Every day at Birmingham Children’s Hospital there are over 3000 staff making sure that we run a first-class facility for our children, young people and their families. We will be taking a regular in-depth look at some of these staff roles and how important they are in the day-to-day running of the hospital.
Today we talk to Kim Harvey and Samantha Bissell, who are Clinical Support Workers in Oncology (cancer) Daycare at Birmingham Children’s Hospital to find out more about their jobs.
What does a Clinical Support Worker do?
Kim: Our role is to support cancer patients, their parents and families. So on a daily basis, we meet and greet patients who are coming into clinic for appointments and weigh them. The treatments cancer patients have can make them feel poorly and unable to eat and the doctors calculate their medication using their body weight, so this is an important part of the job.
Samantha: We organise play activities for patients coming into the day ward area, such as games and arts and crafts. We offer distraction support for patients who need to have cannula’s inserted for their medicines to be administered or children undergoing a general anaesthetic for bone marrow procedures. This can be a scary time for children so we do our best to get them interested in something else – like a game – to take their mind off it or comfort them if they are upset.
We also help in daycase theatre with bone marrow aspiration (drawing out bone marrow for testing for cancer cells) and lumbar punctures.
We collect blood and platelets from the blood bank as some of our patients having chemotherapy need transfusions to counteract low blood counts.
What’s the best part of your job?
Kim: Building up relationships with children and being able to make their time here happier. I know I have achieved that when they go away with a smile on their face and come back into clinic the next time and ask for me personally.
Samantha: For me it’s being there for children and their parents to help them through a difficult time and going home at the end of the day feeling like I have made a difference to someone’s day.
What’s the worst part of your job?
Kim: When our children lose their battle with cancer. When our patients are newly diagnosed, their parents come in dazed and confused, trying to take all the information in. The news is given to them in a cramped room and straight away they are taken to a busy, noisy ward with only a thin curtain around the bed for privacy, whilst they try to take in the most devastating news they will ever receive.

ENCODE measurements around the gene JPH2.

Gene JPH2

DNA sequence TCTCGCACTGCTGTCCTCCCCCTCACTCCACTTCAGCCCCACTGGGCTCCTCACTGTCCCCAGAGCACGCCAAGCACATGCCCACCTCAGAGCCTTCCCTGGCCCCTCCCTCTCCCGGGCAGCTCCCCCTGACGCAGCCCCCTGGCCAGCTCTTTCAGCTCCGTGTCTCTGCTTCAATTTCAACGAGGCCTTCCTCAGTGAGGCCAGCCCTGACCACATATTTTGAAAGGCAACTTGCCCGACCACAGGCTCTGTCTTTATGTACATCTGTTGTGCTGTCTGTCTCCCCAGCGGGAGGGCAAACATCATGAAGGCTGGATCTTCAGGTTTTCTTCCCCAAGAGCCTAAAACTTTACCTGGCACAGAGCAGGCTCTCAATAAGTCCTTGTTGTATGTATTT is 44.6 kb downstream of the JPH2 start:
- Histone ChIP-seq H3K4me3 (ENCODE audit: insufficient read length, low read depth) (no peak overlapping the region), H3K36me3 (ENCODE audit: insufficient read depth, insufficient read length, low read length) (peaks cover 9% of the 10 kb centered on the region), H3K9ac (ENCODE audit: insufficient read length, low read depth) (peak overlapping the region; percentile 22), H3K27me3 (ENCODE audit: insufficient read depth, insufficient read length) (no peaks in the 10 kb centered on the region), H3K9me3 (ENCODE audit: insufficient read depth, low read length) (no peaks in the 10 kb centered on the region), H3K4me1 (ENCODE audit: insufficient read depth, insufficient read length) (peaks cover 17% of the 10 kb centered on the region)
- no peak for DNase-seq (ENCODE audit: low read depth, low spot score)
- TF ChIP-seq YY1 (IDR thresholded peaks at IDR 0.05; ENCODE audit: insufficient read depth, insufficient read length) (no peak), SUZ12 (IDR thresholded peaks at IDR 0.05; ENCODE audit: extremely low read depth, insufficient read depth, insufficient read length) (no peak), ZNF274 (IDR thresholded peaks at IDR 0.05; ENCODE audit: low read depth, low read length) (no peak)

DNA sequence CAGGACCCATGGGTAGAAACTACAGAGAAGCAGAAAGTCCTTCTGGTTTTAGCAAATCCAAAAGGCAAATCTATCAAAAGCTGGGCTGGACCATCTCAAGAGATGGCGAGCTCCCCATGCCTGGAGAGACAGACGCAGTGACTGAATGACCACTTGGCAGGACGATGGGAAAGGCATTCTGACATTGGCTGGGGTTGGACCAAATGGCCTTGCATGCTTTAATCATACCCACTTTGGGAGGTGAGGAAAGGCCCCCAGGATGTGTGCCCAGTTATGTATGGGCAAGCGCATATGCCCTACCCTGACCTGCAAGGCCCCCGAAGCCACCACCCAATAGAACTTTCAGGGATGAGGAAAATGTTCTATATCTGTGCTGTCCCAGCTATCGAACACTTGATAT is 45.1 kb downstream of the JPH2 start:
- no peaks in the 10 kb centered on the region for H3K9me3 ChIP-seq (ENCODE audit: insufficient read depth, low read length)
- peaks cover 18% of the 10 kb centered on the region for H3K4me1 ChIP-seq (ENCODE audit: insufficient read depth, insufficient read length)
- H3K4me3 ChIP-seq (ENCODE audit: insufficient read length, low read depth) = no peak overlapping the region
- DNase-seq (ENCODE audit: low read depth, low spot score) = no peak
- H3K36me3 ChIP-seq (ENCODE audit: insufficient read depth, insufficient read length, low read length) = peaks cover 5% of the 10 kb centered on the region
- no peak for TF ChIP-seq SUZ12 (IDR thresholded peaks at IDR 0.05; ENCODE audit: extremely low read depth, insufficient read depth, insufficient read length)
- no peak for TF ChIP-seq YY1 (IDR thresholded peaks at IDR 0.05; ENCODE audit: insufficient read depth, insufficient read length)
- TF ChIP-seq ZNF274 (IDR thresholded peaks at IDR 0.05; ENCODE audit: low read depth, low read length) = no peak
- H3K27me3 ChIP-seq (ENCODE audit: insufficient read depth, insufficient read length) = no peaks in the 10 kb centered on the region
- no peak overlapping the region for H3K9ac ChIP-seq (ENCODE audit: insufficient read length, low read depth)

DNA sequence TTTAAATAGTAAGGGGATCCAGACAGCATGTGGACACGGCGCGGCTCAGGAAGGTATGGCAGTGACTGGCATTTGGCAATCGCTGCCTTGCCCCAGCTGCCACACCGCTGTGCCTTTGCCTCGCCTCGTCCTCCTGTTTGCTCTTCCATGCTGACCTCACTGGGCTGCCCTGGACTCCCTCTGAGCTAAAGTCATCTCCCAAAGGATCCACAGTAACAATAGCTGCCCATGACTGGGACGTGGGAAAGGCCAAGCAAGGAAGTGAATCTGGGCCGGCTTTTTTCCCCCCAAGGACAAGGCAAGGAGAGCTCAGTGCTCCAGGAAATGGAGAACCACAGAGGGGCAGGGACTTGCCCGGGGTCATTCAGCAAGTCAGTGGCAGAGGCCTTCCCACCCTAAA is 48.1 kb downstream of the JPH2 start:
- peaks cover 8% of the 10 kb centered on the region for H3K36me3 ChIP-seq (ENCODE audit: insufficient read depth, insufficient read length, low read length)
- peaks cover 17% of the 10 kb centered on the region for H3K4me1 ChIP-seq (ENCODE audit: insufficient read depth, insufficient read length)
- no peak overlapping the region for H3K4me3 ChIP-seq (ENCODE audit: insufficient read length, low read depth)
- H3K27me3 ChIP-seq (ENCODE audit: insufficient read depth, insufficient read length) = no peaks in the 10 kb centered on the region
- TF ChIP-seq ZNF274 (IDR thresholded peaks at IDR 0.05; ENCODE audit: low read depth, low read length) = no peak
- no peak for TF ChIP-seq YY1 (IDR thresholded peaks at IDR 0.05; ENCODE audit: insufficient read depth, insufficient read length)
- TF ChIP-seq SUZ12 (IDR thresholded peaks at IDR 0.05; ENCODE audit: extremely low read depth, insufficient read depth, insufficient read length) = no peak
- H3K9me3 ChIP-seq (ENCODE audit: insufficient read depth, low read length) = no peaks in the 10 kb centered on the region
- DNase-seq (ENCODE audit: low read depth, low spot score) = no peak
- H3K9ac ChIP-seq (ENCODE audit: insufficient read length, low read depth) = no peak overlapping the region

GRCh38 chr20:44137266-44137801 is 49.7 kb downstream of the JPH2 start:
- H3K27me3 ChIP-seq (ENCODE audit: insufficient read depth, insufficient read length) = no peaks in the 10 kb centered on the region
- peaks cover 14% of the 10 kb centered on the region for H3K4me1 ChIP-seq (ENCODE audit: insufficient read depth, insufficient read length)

Samantha: When you see children and parents at their lowest moment after getting bad news and trying to stay professional when all you want to do is give them a hug and cry with them.
This is why we are so passionate about fundraising for the £4million Children’s Cancer Centre Appeal. We can’t stop the bad times for children and families but we can make it a better environment for them to spend time in. We have organised a fundraising family fun day for cancer patients and their families in November. Cancer patients can’t normally mix with other children during treatment because of the risk of infection, so this event will allow all our patients to enjoy a day out with their families and other patients away from the ward, play games in the soft play area and visit stalls including tombola and hook a duck.
Birmingham Children’s Hospital NHS Foundation Trust provides a comprehensive service to children, young people and their families.
We are one of the leading paediatric teaching centres in the country, with international research and development in areas such as:
- Childhood cancer studies
- Liver disease
- Infection, inflammation and immunity
- Molecular genetics of childhood conditions (how these are passed on, and how they cause disease in the body in terms of chemistry)
- Nutrition, growth and metabolism in childhood
- Drug use in children
- Relapsed and refractory acute lymphoblastic leukaemia
- Infant neuroblastoma
- Infant brain tumours
Our facilities include:
- A 22 bedded Paediatric Intensive Care Unit
- A centre of excellence for children with cancer, cardiac, liver and renal disease
- A national transplant centre
- 280 inpatient and day-case beds including Child and Adolescent Mental Health Services
- 38 specialties and supporting departments
- An Emergency Department dealing with over 45,000 patients a year
- Twelve theatres
- Three MRI scanners
- A CT Scanner
- An endoscopy suite
- A catheter laboratory with digital imaging facility
- Burn, Neonatal Surgery and Education Centre
- Wellcome Clinical Research Facility
- Renal Unit
- Teenage Cancer Trust Unit
- Ronald McDonald House (parent and family accommodation).